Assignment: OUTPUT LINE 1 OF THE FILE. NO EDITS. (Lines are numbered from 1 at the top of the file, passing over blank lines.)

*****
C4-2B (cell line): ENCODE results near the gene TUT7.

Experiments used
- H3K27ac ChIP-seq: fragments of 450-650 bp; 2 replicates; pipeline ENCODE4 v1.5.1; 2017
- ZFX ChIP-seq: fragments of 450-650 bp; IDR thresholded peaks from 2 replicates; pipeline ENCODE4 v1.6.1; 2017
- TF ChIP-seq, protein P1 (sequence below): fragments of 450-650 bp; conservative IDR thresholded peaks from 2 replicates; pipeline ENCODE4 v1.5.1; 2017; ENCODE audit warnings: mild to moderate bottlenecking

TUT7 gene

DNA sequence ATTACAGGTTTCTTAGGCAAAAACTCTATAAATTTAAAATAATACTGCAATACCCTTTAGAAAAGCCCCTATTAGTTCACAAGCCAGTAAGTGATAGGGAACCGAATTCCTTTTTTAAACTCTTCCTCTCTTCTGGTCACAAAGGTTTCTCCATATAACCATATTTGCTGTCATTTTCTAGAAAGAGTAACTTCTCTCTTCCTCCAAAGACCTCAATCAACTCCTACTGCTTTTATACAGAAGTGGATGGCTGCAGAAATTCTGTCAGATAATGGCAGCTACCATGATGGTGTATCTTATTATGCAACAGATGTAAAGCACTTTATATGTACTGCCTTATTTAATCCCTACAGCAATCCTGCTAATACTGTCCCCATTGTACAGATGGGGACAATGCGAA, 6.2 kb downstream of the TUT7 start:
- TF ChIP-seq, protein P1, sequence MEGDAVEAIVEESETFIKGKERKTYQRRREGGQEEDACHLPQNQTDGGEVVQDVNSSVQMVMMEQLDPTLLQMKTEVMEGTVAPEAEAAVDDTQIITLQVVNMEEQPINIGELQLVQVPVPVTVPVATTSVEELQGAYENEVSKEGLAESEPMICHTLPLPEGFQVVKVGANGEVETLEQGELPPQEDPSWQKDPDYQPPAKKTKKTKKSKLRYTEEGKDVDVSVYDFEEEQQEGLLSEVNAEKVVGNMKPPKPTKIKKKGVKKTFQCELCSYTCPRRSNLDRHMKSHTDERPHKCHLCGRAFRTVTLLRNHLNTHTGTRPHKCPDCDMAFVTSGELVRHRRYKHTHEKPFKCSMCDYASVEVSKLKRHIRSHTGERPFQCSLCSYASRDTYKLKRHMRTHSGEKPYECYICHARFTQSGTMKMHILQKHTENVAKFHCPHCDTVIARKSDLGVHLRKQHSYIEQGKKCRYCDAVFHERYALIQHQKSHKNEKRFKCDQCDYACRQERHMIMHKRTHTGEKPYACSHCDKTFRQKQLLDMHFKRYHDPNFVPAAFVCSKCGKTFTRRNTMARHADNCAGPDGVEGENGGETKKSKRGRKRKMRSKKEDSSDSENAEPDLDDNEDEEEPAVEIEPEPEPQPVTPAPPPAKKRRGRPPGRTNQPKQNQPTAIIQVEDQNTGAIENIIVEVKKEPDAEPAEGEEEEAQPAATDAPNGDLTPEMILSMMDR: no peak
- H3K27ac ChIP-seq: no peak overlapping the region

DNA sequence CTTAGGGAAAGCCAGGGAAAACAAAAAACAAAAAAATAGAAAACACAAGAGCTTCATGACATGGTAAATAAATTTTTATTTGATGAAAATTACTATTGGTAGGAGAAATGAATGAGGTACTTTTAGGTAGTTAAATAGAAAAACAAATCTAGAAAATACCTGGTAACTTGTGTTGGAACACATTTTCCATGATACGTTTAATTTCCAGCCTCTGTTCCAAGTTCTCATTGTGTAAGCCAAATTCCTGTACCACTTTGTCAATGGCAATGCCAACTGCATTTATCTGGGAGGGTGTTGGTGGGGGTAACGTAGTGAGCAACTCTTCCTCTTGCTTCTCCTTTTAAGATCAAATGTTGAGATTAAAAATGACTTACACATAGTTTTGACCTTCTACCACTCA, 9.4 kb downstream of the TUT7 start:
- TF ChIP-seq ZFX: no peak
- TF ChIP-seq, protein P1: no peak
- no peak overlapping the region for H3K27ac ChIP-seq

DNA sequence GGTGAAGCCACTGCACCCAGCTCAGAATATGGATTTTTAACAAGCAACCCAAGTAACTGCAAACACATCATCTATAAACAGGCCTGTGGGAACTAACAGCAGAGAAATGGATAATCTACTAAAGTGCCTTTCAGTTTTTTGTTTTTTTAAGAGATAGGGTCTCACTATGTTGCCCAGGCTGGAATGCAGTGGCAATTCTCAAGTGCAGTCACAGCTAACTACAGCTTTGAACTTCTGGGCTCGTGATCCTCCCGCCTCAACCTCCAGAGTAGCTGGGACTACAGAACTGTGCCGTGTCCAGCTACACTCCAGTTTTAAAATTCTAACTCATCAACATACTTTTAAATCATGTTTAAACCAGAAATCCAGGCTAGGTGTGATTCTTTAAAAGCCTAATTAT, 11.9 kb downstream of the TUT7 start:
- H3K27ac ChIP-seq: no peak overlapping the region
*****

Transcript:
C4-2B (cell line): ENCODE results near the gene TUT7.